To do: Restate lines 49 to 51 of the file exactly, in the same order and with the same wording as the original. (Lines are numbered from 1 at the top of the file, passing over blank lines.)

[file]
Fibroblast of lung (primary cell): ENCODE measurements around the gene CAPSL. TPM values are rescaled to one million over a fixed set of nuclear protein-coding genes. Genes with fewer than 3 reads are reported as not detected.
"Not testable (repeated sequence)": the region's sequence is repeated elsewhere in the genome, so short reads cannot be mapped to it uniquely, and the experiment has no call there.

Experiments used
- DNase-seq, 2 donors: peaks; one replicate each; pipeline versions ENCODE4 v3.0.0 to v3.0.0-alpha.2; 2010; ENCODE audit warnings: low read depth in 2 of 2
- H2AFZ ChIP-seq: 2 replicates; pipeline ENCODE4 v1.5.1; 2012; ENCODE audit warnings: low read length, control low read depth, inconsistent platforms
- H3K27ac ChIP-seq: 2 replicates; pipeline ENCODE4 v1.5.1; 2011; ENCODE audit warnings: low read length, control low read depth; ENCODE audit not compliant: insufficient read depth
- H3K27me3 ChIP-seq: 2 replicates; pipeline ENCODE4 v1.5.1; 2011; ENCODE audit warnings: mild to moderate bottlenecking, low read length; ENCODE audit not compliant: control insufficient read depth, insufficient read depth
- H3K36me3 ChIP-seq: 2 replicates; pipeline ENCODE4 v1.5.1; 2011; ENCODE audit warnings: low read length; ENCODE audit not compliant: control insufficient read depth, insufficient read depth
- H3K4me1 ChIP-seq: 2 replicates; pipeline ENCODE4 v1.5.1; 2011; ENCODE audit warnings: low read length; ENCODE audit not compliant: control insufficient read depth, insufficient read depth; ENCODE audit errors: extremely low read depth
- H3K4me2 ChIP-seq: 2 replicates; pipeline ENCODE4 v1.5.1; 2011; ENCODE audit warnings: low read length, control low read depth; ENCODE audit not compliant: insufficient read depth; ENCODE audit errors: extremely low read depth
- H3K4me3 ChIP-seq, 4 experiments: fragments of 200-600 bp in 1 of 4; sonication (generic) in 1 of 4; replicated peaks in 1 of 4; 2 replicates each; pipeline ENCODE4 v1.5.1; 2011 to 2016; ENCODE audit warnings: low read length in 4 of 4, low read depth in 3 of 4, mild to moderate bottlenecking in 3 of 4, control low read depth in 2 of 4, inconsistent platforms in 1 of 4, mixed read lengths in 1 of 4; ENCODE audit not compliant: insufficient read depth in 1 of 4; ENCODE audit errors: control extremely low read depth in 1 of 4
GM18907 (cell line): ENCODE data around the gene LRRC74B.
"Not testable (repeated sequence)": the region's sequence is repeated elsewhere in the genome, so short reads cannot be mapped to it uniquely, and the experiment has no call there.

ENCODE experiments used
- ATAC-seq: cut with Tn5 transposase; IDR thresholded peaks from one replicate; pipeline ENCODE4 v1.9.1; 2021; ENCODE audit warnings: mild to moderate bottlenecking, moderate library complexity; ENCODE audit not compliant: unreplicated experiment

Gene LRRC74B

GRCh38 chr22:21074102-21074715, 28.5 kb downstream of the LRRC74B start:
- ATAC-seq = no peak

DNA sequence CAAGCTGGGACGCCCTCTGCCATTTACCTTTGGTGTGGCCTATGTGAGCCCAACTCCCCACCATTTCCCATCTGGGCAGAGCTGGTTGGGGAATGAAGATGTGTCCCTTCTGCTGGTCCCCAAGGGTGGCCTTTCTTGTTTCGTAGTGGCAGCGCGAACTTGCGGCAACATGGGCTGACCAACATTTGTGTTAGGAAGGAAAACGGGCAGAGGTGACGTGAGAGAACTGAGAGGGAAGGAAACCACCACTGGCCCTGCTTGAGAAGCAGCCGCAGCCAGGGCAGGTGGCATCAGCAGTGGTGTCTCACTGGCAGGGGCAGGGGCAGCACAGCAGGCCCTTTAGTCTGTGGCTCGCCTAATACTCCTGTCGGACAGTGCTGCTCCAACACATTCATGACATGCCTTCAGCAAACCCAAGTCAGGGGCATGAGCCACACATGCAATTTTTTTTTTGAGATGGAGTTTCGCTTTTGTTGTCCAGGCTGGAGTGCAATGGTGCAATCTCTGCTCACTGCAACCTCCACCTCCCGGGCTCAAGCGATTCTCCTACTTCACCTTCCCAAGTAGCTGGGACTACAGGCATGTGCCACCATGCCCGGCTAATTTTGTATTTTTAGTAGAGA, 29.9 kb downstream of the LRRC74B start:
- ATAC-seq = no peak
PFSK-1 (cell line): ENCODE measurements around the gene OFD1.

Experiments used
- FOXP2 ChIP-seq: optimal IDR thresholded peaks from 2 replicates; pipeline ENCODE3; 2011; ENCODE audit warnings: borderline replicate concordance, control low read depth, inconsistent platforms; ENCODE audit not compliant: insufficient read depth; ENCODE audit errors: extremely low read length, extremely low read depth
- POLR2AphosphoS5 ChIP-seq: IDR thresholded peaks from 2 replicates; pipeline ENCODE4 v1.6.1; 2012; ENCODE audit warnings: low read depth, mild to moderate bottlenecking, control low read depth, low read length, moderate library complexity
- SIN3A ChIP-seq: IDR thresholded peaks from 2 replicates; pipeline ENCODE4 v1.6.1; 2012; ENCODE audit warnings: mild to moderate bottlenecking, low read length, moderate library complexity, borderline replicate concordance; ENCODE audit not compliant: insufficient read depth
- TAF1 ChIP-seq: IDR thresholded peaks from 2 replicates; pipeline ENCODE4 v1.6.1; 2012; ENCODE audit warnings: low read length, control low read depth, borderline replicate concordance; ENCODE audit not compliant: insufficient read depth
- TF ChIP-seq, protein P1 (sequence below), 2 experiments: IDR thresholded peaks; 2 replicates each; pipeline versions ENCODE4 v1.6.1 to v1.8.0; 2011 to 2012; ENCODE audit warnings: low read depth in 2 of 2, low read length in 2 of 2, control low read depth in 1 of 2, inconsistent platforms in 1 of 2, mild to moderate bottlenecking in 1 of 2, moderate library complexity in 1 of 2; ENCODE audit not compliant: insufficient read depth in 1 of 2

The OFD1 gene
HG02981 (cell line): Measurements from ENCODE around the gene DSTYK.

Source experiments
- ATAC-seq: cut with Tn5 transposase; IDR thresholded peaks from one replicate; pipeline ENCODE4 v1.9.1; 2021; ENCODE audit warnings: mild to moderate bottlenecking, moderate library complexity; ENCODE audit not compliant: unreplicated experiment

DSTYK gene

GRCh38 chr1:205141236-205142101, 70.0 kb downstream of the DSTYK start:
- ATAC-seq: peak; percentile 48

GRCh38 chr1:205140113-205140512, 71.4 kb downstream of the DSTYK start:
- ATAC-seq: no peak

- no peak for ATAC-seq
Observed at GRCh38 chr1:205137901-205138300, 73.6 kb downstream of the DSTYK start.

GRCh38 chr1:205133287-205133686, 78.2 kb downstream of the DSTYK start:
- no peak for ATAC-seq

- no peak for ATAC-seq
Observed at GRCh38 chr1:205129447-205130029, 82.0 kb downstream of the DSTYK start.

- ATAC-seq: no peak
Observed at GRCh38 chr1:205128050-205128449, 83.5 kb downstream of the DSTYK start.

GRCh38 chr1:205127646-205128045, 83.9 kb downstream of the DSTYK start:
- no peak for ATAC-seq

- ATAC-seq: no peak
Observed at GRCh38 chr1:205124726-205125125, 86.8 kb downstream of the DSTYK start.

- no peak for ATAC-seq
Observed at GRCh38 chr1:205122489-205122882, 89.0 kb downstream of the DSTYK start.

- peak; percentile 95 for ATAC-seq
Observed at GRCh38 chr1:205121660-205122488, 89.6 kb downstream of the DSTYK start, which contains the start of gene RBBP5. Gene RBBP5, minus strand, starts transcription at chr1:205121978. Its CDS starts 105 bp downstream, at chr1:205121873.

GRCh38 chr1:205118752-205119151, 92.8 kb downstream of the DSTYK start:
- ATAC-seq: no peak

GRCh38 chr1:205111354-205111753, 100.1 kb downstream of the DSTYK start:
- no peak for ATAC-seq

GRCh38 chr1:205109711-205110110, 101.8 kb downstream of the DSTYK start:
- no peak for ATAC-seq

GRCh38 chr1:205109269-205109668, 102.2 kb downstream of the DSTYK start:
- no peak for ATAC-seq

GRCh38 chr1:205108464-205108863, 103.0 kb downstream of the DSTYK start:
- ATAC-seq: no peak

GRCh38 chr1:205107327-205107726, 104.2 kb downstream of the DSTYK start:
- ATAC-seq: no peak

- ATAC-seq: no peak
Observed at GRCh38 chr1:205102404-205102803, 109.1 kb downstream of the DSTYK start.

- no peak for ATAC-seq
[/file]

- no peak for ATAC-seq
Observed at GRCh38 chr1:205122489-205122882, 89.0 kb downstream of the DSTYK start.

- peak; percentile 95 for ATAC-seq